In fairness, the Empty Child was probably speaking behind the mask. And in fairness, Moffat didn’t come up with the Ood, or the Host, or the Cybermen, for that matter, but you can see what I mean. I do love them, because they’re frightfully easy to dub, but they have become a bit of a Thing.

Anyway, the ‘next time’ trailer was for this:

As I recall this episode polarised people, but I confess I’ve always liked it. I always felt it would work well on stage: it has that kind of claustrophobic, dialogue driven compressed violence that is so common in theatre. The characterisation is reasonably strong for a forty-minute science fiction drama, and it’s nice to see the Doctor apparently facing genuine jeopardy for a change without having a companion on hand to save him.

The point of the teaser is just that – to tease – to the extent that the reveal only happens at the very end, if it happens at all. And of course, in ‘Midnight’, there’s nothing to reveal. Inevitably, this disappointed Joshua.

“Oh, but we didn’t see the monster.”
“No, we didn’t.”
“But what is it?”
“Spoilers, sweetie.”
“Please tell me.”
“You’ll have to wait.”
“But please.”
“Oh, all right,” I said, squatting on the floor and pressing the DVD back into its case. “I’ll tell you: I don’t know.”
“What do you mean?”
“I mean I don’t know. We never really find out.”
“So we don’t see it at all?”
“…Not really, no.”
“Why not?”
“Because the writers thought it would be more fun that way.”
“Oh,” he said, confused.
“Come on. Time to sleep,” I said, leading them both down the corridor.
“Daddy, wait. Just stop. Turn around.”
“Why?”
“Just do it. Oh, phew. Only one shadow.”
“See, I was right there with that. It was going to be my next joke, and you got there first. Now: into bed,” I said, entering the darkened room. Before adding “Hey! Who turned out the lights!”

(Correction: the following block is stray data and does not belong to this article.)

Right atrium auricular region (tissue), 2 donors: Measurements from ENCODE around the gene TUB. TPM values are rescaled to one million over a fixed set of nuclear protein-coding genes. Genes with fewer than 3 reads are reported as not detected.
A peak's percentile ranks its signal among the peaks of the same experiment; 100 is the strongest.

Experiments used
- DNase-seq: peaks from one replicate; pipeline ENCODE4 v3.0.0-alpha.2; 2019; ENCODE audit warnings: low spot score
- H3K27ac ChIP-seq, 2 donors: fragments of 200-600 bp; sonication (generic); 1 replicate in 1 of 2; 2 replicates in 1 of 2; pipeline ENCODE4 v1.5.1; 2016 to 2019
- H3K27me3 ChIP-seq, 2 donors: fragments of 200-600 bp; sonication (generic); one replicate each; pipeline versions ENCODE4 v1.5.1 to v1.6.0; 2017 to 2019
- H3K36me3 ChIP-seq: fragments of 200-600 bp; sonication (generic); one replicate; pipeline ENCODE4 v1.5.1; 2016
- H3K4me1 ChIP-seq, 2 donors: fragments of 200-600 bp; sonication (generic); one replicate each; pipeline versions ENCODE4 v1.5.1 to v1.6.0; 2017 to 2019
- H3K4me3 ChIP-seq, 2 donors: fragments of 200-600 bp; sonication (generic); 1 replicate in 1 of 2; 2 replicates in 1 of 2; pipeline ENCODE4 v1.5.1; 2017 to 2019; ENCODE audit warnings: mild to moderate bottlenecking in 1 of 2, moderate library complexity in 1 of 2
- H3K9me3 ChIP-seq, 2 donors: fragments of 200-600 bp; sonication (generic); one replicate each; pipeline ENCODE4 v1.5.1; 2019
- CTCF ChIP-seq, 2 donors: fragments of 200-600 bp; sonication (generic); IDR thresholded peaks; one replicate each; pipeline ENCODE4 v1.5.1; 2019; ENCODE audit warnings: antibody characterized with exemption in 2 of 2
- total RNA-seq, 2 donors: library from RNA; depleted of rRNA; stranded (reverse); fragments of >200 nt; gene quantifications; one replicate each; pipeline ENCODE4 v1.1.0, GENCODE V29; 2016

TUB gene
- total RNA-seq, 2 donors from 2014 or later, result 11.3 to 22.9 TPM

“Daddy, stop it.”

He didn’t go to sleep until gone ten. I am bowed down by guilt.

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Categories: New Who | Tags: , , , , , , , , , , , , | 2 Comments

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2 thoughts on ““It’s midnight in the library”

  1. They have done Midnight for the stage in Manchester, at the Loss O’Gowrie, where RTD gave his blessing and they had to edit out (or change the name) the Doctor for BBC copyright reasons. Next week the same people are “adapting” the classic Robots of Death.

    http://www.greatermanchesterfringe.co.uk/index.php?option=com_community&view=events&task=viewevent&eventid=12&Itemid=115

    And did you know that Miss Evangelista is really Mrs Paypal and is probably loaded, and I see just divorced, so an eligible woman about town.

    • reverend61

      I didn’t know that. I’m happily married, but if I weren’t…

      One thing I never worked out about that episode was whether the dead people she encountered in the mainframe after uploading were consciousness imprints in the same way that the data ghosts were, or simply recreations from Cal’s memory. Or is there a difference? (I mean, it’s not River in there. It’s a copy. Red Dwarf all over again.)

      Midnight for the stage sounds good. Robots of Death is your classic whodunnit (no pun intended) so I could see that working. It’s (almost) next on our to watch list, right after The Deadly Assassin…